A second study, with a longitudinal design and graph-based analysis of rsfMRI, included elderly participants taking part in meditation training versus relaxation training for 8 weeks. The results showed that meditation training led to decreased intra-connectivity in the DMN, salience network and SMN modules post-training and decreased connectivity strength between the DMN and other modules. At a local level, meditation training lowered nodal strength in the left PCC, bilateral paracentral lobule and middle cingulate gyrus. The authors conclude that these changes represent a movement toward a more self-detached perspective as well as more efficient cerebral processing. The results also support the hypothesis that short-term meditation may be a beneficial method of mental training for the elderly (Cotier et al., 2017).

So far, capturing the BOLD effect (fMRI) has played a central role in measuring brain function, which is an indirect way to measure energy expenditure of the human brain. A more direct approach is the dynamic measurement of tissue concentrations of high-energy phosphates as done in the current study. Resting state fMRI (rsfMRI) may be the method closest to the 31P-MRS approach. MRS studies of meditative state are rare and have thus far been conducted only with 1H-MRS which does not measure the energetic state of the brain.

31P-MRS is a particularly promising MRS method in this context as it allows the measurement of cerebral energy metabolism in vivo. Some authors have even used this method for functional MRI of the visual cortex to indicate the connection between cerebral function and 31P MRS (Chen et al., 1997). To date, there have been no studies using phosphorous MR spectroscopy (31P-MRS) under meditation.

The unique advantage of 31P-MRS is that it allows the measurement of various metabolites of energy metabolism and membrane turnover: adenosine triphosphate (ATP), phosphocreatine (PCr), inorganic phosphate (Pi) as well as various phosphomonoesters (PME) and phosphodiesters (PDE) (Chaumeil et al., 2009; Hugg et al., 1992; Wijnen et al., 2010). Direct quantification of metabolite concentrations from 31P spectra is complicated due to factors such as coil sensitivity, field inhomogeneity, and relaxation time.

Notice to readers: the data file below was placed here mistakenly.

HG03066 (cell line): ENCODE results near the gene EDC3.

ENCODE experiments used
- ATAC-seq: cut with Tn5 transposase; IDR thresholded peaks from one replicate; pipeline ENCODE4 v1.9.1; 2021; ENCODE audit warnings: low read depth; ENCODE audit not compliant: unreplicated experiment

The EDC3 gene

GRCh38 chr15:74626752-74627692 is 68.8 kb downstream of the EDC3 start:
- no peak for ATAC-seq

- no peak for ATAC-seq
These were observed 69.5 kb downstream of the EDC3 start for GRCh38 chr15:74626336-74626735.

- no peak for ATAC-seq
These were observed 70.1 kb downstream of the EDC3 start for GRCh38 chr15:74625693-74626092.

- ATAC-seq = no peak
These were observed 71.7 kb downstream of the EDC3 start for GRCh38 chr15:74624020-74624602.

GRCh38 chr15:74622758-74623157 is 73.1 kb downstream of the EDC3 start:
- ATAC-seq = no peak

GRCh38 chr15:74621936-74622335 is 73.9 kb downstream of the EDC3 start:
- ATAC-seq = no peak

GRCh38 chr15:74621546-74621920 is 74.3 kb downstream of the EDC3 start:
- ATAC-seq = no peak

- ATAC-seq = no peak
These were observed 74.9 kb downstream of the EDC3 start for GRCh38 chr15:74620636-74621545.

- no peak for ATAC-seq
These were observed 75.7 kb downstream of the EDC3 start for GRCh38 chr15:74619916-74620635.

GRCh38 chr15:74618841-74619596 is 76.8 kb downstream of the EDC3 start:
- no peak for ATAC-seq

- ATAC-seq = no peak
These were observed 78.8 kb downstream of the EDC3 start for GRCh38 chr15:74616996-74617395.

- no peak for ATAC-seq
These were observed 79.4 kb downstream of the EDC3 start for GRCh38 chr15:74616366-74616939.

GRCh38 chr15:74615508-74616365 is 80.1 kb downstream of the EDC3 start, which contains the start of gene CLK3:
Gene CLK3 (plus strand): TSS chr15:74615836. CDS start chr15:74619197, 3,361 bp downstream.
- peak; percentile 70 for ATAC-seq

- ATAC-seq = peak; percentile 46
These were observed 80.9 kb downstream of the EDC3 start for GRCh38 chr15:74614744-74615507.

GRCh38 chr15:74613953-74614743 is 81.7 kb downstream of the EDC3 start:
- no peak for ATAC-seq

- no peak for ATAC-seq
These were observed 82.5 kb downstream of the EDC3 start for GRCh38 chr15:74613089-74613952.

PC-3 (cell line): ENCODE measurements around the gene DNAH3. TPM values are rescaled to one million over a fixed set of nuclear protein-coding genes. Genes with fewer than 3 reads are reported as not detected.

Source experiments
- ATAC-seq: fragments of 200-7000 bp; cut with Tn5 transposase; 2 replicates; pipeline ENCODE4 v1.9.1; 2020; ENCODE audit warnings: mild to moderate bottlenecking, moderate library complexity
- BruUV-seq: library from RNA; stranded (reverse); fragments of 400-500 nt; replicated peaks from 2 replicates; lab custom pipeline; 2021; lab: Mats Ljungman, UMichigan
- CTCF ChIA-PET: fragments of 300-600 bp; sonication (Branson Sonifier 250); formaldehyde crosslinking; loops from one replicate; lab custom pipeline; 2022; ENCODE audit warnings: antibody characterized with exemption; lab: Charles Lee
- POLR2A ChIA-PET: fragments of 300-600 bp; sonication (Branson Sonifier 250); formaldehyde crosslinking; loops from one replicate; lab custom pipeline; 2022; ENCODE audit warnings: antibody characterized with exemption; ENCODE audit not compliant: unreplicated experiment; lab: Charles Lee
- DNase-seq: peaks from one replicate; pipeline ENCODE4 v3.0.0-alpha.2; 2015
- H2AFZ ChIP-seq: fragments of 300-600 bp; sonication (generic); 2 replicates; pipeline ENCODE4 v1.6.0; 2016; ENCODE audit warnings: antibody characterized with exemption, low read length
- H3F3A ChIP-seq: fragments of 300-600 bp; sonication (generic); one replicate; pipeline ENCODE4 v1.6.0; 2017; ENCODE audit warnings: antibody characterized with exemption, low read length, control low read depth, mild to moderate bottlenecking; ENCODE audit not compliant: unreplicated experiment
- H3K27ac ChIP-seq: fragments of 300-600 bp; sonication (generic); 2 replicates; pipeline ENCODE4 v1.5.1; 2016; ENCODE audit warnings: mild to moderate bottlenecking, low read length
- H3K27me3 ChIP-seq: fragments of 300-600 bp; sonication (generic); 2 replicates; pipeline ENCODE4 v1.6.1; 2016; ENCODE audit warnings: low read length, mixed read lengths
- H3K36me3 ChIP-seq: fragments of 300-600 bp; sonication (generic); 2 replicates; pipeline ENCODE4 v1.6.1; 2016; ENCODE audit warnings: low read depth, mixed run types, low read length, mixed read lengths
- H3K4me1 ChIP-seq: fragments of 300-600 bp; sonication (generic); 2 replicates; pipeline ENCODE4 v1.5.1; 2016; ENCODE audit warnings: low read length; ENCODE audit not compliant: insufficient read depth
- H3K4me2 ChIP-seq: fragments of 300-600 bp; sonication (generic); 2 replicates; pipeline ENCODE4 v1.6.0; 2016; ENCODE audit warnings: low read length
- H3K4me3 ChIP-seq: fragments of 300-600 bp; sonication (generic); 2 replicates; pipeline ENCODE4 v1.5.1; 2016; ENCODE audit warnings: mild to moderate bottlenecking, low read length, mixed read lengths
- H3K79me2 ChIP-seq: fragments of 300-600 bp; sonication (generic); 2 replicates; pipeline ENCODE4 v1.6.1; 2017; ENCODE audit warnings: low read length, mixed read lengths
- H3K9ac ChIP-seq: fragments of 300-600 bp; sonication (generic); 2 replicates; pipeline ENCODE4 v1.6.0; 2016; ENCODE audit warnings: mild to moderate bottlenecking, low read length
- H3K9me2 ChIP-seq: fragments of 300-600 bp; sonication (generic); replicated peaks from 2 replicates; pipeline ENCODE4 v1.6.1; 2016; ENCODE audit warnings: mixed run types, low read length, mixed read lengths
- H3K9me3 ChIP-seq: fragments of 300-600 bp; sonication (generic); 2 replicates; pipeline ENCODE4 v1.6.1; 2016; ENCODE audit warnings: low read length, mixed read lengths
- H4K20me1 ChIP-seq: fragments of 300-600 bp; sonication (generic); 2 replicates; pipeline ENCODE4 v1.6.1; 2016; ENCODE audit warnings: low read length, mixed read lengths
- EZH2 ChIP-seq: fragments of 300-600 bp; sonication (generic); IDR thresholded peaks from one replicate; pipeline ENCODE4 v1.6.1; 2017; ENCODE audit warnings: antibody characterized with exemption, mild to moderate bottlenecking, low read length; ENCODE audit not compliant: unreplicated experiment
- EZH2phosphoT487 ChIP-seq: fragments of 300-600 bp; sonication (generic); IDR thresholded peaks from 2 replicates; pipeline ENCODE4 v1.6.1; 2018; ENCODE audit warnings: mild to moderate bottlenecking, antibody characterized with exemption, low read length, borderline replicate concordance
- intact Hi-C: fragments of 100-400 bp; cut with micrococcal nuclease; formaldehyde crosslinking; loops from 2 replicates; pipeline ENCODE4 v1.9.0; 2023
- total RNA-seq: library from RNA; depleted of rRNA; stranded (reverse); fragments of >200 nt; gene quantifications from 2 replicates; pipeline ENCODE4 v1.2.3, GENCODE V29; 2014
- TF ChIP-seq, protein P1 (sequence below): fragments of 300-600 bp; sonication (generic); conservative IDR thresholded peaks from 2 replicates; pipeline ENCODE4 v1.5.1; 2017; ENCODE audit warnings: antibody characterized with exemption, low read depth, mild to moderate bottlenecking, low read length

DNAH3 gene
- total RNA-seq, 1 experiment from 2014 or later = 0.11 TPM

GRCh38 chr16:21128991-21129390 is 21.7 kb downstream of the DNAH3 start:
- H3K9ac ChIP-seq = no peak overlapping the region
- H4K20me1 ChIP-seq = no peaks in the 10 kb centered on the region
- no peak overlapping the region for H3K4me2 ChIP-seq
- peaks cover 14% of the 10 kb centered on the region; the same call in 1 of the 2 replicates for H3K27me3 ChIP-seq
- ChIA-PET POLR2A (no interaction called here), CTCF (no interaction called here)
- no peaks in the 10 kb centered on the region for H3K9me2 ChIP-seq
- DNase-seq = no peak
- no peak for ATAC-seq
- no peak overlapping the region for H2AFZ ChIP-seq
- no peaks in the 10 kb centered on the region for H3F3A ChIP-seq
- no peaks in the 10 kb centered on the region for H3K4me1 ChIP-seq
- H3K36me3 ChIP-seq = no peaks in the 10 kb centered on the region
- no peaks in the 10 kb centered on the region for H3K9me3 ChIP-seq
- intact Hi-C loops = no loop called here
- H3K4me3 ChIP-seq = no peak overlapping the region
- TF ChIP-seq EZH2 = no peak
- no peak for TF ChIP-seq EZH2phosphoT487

However, some metabolite ratios have been shown to offer relevant and stable results and may therefore be seen as established ratios for the interpretation of energetic changes in cerebral areas. Changes in phosphorylation—indicated by Pi/ATP ratio—have been described as a marker of brain bioenergetics (D’Rozario et al., 2018). The PCr/ATP ratio has been interpreted as a marker of energetic state and phosphorylation potential. In ATP deficiency, creatine kinase equilibrium buffers ATP, resulting in a decrease of PCr and an increase of Pi and free creatine. Therefore, the Pi/ATP ratio may be interpreted as a marker of the amount of ATP turnover.

Furthermore, brain pH can be measured using 31P-MRS by calculating the chemical shift difference between PCr and Pi (Cichocka et al., 2015; Petroff & Prichard, 1983). Normal brain activity can be associated with task-related pH changes, as can environmental factors such as altitude (Shi et al., 2014). Therefore, 31P-MRS seems to be an interesting additional method (to fMRI or volume-based analysis) to identify changes in cerebral processes under meditative training and to provide additional insights into results from fMRI while direct measurement of energy metabolism.

Even short-term meditative practice seems to affect brain activation and connectivity in rsfMRI studies, which led to our hypothesis that meditation should also affect brain energy metabolism in a longitudinal study. As changes in energy metabolites represent a form of functional information of the brain without direct dependency on blood oxygenation as in fMRI, MRS can be an addition to the already reported functional changes due to meditation. However, it is essential to bear in mind that individual mental state varies over time and throughout the day. Therefore, paradigms and settings used to study meditative effects on the brain should be designed carefully in order to exclude confounding factors as much as possible.

reference link :

Original Research: Closed access.
Association Between Self-Reflection, Cognition, and Brain Health in Cognitively Unimpaired Older Adults” by Harriet Demnitz-King et al. Neurology